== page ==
We use the phrase “local, independent business” a lot on these pages. We could just as easily use “mom-and-pop,” “specialty shop,” “bricks-and-mortar,” and “Main Street” business. In our minds, all refer to this country’s 10 million-plus small to medium sized retailers that sell to their customers in person–in their stores–and not online.
When you talk to the owners of these businesses you find that one of the things they fear most is “internet shopping,” roughly translated as what has happened to their bottom line as the result of Amazon and–more subtle but equally pernicious–the threat of real-time price comparison.
The Amazon part is easy to explain; you can now get anything you want from Amazon, overnight and at the lowest possible price. The real-time price comparison threat means shoppers in your store now have the ability to scan a bar code on a product you display and instantly find it cheaper online, turning your store into a physical catalog for the benefit of Amazon. It’s a one-two punch that every Main Street shop owner has a right to fear.
The bad news is that mobile (read: smartphones) could make matters worse for Main Street. The good news is that smartphones could make things better…much better. In fact, the smartphone may represent the biggest opportunity that local, independent businesses have had since the neon sign. Let me explain:
Smartphones are everywhere. Walk down Main Street or sit in a restaurant and what do you see? People gazing at smartphone screens, kids texting their friends, young lovers sitting at restaurant tables gazing not at each other but at the phone in their hand (!). It’s all-pervasive and irreversible…but if you think about it, it brings local retailers an unprecedented opportunity to leverage their traditional strengths: convenience, instant gratification and service.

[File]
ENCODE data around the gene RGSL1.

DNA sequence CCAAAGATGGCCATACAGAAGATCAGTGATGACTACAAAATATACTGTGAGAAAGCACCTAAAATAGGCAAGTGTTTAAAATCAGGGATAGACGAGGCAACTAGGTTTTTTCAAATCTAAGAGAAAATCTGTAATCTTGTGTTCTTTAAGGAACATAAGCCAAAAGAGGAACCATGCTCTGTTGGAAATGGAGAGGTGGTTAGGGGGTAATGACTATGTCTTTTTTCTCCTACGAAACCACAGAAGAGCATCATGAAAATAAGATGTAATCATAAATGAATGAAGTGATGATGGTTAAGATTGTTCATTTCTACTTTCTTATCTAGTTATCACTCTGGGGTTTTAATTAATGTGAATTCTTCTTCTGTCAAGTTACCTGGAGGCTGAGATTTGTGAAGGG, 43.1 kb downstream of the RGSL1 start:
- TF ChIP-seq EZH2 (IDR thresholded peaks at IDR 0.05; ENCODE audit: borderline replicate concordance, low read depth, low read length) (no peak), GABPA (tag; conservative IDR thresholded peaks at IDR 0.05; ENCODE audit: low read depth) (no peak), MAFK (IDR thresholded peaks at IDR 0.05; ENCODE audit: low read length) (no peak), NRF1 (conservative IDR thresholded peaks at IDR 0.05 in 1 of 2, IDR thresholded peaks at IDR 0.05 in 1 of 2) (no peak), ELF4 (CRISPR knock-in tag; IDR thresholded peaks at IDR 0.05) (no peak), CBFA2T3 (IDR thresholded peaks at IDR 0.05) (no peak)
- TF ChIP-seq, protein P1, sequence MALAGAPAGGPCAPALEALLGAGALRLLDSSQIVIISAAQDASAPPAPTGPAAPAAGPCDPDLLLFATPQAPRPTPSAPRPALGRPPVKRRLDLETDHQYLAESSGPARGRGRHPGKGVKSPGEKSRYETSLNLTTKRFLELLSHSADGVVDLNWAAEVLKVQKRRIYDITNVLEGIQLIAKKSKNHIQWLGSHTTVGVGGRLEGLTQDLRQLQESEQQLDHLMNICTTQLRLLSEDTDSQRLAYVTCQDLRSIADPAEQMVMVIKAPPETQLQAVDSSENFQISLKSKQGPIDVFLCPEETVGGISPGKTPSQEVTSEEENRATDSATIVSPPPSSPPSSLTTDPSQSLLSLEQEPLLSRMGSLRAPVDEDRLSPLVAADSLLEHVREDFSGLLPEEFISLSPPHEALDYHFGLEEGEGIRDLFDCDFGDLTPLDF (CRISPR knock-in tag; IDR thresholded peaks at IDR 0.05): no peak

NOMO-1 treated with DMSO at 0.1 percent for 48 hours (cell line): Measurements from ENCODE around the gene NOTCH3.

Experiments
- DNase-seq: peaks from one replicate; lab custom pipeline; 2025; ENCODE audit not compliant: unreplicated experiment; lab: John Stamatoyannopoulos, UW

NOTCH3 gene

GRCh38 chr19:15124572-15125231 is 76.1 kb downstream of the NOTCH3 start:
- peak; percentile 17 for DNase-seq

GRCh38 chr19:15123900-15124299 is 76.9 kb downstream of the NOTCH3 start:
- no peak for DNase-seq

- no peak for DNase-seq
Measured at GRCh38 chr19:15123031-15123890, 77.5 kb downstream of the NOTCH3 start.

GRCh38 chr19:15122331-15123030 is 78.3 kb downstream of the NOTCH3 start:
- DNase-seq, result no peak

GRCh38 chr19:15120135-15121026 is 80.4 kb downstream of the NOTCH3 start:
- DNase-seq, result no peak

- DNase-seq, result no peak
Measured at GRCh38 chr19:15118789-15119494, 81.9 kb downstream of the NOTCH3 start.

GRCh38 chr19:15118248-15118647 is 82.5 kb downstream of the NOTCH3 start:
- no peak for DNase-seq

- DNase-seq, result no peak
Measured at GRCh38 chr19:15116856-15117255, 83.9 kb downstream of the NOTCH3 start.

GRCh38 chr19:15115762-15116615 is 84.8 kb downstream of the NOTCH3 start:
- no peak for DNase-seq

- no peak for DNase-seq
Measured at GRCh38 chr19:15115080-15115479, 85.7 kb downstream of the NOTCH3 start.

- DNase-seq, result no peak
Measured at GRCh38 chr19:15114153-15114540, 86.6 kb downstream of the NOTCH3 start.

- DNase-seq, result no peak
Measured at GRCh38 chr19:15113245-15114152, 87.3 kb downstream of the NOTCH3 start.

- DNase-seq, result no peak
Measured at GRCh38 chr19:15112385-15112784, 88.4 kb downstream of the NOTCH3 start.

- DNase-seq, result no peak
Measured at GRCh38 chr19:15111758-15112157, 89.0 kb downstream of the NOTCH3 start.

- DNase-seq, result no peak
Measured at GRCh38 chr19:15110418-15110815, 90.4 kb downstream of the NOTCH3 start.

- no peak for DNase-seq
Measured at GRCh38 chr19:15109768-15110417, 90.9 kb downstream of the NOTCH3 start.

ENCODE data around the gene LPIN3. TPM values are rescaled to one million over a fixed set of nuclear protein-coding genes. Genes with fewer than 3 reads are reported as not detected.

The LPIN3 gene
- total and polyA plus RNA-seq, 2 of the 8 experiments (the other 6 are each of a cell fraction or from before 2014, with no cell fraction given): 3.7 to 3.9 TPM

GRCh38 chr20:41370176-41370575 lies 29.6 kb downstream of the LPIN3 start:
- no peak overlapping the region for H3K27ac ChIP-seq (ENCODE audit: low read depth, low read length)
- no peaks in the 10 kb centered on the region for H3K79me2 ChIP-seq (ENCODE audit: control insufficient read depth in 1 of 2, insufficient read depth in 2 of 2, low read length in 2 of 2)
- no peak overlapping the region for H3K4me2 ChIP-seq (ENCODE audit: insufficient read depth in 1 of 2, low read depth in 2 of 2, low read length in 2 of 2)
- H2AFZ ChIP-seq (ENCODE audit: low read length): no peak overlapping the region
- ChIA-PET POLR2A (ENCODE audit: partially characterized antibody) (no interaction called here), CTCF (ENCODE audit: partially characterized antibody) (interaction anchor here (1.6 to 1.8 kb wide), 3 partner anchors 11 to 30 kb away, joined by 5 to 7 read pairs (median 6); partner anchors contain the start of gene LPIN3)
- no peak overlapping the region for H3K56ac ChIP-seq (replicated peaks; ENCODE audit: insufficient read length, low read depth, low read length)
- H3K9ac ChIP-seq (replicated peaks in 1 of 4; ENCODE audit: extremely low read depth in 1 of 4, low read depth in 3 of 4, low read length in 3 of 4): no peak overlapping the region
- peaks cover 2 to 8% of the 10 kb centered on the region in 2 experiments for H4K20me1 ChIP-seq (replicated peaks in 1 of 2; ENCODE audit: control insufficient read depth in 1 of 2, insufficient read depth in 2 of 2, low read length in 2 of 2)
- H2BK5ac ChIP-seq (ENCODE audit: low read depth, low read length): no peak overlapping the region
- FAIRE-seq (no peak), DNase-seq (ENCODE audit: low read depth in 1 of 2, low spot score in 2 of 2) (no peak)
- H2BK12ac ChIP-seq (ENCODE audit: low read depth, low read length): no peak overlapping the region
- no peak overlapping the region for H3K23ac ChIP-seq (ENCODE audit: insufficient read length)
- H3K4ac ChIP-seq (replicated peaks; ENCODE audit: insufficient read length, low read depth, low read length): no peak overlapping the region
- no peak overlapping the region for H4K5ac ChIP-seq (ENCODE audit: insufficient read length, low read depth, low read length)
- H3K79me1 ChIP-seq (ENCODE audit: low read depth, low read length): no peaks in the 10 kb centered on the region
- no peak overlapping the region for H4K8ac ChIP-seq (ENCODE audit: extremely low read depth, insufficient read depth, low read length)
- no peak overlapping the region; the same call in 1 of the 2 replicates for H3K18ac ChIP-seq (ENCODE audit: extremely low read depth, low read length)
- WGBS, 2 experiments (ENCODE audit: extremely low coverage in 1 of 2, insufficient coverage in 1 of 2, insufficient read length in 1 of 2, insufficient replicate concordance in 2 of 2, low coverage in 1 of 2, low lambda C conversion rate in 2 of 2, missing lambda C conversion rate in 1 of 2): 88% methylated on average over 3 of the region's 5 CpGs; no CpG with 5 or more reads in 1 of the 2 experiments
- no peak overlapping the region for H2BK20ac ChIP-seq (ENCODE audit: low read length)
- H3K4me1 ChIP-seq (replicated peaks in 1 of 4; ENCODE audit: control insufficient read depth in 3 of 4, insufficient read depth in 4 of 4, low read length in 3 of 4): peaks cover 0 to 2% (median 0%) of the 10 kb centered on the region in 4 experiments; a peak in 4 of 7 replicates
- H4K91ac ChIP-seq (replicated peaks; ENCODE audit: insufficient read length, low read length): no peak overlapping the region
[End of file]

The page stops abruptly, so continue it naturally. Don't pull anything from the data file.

If people are constantly checking their smartphones, it means that your inventory could appear in the palm of their hand at the very moment–or just before the moment–they realize they need something you sell!? But it won’t appear unless mobile search providers can find your photos and present them in the nick of time, whether that potential customer is within 100 yards of your store, or at home, contemplating a weekend getaway and browsing your town’s local offerings.
At Main and Me we know that local offline retailers will always be too busy running their stores and raising their children to manage their online presence as aggressively as Amazon or Macy’s, so unless something is done the playing field will always remain tilted in favor of the online giants who threaten the sustainability of Main Street shopping. We have a clever idea or two about how to build a gateway that connects online shoppers to your offline store–and we hope you’ll sign up to learn more–but for now, what are the ways you’ve prepared for the coming mobile revolution? We’d love to know.